When can dividends be paid out?
Dividends can only be paid out of a company’s profits, and only if the company’s directors decide to do so. Before any dividends are paid, the company must ensure that it has enough distributable profits to cover the payment. Distributable profits are the company’s accumulated profits that are available for distribution to shareholders after all of its liabilities have been accounted for.
It is important to note that if a company pays a dividend that is not covered by its distributable profits, it can lead to severe legal consequences for the company directors. Therefore, it is crucial that companies follow the rules surrounding the distribution of dividends.
How often can dividends be paid out?
There is no set schedule for paying dividends in the UK, and companies can pay them out at any time as long as they have enough distributable profits to cover the payment. Some companies pay dividends annually, while others pay them quarterly or bi-annually.
However, it is worth noting that a company must maintain a balance between retaining profits for growth and paying dividends to shareholders. A company must not pay excessive dividends at the expense of retaining sufficient funds to meet its future obligations.
Who decides how to calculate dividends?
When a limited company decides to pay dividends to its shareholders, the amount that each shareholder receives is based on the number of shares they hold in the company. For example, if a company has 1,000 shares in issue, and a shareholder owns 100 of those shares, they will receive 10% of the total dividend payment.
The amount paid out in dividends is typically decided by the company’s directors, who will consider a number of factors such as the company’s financial performance, cash reserves, and future growth plans. The directors will then propose a dividend payment to the company’s shareholders, who will need to vote on the proposal at a general meeting.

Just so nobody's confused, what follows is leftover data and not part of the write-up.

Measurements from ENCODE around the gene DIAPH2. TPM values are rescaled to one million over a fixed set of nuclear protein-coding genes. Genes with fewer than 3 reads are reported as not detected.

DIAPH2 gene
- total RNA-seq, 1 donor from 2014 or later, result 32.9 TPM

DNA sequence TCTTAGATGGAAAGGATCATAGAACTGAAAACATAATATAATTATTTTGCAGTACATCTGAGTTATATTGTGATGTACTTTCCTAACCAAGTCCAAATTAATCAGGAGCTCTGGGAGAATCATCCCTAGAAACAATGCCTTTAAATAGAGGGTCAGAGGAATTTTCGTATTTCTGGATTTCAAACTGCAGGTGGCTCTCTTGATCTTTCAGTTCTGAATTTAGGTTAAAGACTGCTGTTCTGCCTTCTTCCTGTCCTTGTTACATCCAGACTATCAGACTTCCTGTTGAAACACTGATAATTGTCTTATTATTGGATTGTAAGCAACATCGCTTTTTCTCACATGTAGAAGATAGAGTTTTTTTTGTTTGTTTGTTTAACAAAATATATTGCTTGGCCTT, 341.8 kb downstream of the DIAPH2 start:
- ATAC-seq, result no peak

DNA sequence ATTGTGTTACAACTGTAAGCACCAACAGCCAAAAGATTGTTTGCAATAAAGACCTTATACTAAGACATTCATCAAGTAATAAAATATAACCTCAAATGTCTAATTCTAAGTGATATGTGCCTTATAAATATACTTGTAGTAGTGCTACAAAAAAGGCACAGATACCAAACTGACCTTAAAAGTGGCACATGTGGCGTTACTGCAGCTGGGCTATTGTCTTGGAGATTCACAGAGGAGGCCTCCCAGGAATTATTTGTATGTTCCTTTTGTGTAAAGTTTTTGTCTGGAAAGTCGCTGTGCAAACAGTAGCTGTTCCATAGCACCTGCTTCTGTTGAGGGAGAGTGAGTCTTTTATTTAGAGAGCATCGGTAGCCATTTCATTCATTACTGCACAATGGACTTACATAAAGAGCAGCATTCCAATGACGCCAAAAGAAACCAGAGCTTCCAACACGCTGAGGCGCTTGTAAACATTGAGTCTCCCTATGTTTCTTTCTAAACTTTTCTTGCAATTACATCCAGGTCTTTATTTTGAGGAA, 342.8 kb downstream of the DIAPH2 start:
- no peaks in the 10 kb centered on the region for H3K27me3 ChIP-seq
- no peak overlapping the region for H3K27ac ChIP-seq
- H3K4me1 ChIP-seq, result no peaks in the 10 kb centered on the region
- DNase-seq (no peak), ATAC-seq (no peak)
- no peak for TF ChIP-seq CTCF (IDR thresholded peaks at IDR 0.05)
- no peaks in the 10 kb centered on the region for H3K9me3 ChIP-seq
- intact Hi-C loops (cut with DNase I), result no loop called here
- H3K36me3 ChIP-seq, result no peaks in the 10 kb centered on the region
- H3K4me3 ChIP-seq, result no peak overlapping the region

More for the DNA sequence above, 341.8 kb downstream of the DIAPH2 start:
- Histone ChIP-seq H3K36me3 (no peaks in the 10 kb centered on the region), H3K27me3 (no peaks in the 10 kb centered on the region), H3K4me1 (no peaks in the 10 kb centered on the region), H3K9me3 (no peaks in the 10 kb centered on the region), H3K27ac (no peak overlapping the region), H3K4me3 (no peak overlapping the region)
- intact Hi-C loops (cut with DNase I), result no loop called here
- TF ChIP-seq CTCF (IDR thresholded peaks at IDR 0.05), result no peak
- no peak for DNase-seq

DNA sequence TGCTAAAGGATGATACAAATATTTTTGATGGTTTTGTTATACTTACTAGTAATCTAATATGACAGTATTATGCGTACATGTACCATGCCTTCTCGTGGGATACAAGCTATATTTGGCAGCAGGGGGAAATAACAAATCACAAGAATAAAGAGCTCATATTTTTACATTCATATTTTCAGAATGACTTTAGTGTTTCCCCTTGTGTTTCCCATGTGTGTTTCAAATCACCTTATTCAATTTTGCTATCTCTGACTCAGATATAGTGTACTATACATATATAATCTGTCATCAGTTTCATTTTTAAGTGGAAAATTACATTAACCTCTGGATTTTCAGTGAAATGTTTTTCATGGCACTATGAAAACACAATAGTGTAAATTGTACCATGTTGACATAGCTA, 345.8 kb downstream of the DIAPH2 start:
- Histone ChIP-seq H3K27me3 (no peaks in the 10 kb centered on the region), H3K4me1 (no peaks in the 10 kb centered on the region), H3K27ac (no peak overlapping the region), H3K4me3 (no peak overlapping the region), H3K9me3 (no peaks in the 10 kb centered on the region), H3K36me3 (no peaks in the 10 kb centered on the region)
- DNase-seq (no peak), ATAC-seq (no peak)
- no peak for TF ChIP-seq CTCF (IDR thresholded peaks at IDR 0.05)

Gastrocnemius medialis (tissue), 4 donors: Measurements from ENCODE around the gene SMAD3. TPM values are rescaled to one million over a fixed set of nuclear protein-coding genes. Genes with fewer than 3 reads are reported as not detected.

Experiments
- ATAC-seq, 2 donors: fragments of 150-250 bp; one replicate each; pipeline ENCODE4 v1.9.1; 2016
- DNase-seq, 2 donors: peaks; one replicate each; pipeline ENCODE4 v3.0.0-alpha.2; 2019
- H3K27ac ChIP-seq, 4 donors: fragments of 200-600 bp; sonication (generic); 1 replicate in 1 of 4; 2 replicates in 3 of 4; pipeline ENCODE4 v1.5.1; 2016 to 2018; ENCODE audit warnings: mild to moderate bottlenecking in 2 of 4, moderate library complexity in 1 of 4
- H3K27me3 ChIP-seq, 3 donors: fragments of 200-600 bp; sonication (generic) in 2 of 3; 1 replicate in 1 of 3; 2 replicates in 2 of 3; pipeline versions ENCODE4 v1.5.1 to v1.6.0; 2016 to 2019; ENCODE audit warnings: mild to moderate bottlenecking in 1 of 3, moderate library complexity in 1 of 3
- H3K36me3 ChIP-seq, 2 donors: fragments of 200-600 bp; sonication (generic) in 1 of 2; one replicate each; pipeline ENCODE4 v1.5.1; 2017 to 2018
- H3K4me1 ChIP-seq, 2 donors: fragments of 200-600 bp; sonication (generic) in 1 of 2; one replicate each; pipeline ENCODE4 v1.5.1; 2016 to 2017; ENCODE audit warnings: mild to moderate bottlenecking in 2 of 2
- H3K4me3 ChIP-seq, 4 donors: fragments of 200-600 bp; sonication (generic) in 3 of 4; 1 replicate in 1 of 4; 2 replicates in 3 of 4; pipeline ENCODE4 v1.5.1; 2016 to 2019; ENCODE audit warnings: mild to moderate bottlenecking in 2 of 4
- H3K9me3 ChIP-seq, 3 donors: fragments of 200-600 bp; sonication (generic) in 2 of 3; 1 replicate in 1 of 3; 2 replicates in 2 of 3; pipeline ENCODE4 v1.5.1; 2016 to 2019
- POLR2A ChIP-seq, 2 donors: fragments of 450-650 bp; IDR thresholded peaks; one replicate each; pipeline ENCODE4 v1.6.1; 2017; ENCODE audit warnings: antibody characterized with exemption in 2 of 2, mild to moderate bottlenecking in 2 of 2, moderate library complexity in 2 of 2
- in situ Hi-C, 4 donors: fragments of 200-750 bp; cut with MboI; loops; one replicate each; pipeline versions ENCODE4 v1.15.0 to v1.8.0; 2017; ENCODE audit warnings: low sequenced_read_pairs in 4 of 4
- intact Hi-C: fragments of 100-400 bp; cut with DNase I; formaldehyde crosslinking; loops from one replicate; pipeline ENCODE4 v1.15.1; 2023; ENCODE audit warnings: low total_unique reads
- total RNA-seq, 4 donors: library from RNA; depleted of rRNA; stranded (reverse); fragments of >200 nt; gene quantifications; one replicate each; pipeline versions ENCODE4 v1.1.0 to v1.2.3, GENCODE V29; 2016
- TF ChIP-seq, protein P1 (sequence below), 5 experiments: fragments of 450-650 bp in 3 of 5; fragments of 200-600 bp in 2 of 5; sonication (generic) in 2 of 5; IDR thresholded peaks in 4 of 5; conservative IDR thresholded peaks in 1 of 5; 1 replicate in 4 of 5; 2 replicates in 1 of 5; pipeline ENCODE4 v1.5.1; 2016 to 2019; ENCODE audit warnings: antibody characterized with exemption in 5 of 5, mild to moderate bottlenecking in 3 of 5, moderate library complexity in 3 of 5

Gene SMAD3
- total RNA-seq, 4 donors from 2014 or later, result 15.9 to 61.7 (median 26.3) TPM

If the shareholders approve the proposal, the dividend payment will be made to each shareholder based on the number of shares they hold. It is worth noting that if a shareholder owns more than one class of shares in a company, they may be entitled to different dividend payments for each class of share they hold.
What is the tax-free dividend allowance?
Since 2016, there has been a tax-free dividend allowance, allowing you to earn up to the total allowance without paying any tax. Until this year, the tax-free dividend allowance had been £2,000 since 2019. However, this was lowered to £1,000 for the 2023/24 financial year and will fall again to £500 in 2024.
How are dividends taxed in the UK?
Dividends are subject to income tax, but the amount of tax payable depends on the amount of dividend income received and the individual’s total income.
Dividend income above the £1,000 tax-free allowance is then taxed according to your income tax band. Add your total dividend income to the rest of your taxable income to work out your tax band. You will then pay that rate of tax on your dividend income that exceeds the tax-free allowance.
Income Tax Rate
Dividends Tax Rate
£12,571 to £50,270
£50,271 to £125,140
It is worth noting that the tax on dividends is paid through self-assessment, and the responsibility for paying the tax falls on the individual receiving the dividend income, not the company paying the dividend.
In addition to the amount paid out in dividends, shareholders may also benefit from an increase in the value of their shares if the company’s performance improves. This increase in value is known as a capital gain and is subject to capital gains tax if the shareholder sells their shares.
In summary, dividends are a way for limited companies in the UK to distribute profits to their shareholders. Companies can pay dividends at any time as long as they have enough distributable profits to cover the payment. Dividends are subject to income tax, and the tax payable depends on the amount of dividend income received and the individual’s total income.
As always, it is crucial to seek professional advice if you are unsure about the rules and regulations surrounding dividends. We at CIGMA Accounting would be happy to assist you or your business, wherever you may be located in the UK. Fill out the form below and a consultant will be in touch within one business day.
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